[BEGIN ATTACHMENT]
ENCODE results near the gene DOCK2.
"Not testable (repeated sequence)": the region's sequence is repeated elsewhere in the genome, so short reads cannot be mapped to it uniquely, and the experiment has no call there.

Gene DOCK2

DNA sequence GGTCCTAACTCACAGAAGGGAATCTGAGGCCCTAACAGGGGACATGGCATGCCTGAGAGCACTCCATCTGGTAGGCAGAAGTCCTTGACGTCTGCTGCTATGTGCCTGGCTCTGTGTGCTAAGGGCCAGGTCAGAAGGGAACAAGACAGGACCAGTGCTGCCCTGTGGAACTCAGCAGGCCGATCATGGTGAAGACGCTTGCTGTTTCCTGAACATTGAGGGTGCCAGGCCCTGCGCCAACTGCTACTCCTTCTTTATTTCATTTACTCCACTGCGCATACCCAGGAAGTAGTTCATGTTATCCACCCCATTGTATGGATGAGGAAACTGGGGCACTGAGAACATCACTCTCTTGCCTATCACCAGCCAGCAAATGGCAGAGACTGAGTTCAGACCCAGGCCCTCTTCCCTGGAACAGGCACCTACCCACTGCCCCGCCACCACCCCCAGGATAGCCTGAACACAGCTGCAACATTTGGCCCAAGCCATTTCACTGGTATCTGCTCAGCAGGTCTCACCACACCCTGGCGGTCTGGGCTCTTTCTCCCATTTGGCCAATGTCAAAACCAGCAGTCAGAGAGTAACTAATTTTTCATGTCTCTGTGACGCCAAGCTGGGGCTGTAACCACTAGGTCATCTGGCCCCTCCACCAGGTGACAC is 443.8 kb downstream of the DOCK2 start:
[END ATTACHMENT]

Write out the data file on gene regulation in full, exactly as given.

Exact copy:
ENCODE results near the gene DOCK2.
"Not testable (repeated sequence)": the region's sequence is repeated elsewhere in the genome, so short reads cannot be mapped to it uniquely, and the experiment has no call there.

Gene DOCK2

DNA sequence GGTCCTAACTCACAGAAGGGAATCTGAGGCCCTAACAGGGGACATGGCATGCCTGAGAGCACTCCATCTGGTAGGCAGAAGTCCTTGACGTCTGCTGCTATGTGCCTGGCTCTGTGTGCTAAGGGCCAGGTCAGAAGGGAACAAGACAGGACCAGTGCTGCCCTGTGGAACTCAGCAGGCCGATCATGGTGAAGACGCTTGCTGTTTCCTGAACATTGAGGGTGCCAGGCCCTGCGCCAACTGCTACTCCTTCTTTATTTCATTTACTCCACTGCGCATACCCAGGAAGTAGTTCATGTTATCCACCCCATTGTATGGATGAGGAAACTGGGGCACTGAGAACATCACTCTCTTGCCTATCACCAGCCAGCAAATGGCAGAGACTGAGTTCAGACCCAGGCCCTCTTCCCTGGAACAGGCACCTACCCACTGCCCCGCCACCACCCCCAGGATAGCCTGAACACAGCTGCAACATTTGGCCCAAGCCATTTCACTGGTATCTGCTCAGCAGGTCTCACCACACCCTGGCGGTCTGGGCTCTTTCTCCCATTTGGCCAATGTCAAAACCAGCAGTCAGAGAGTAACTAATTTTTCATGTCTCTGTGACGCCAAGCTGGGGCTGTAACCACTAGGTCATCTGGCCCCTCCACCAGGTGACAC is 443.8 kb downstream of the DOCK2 start: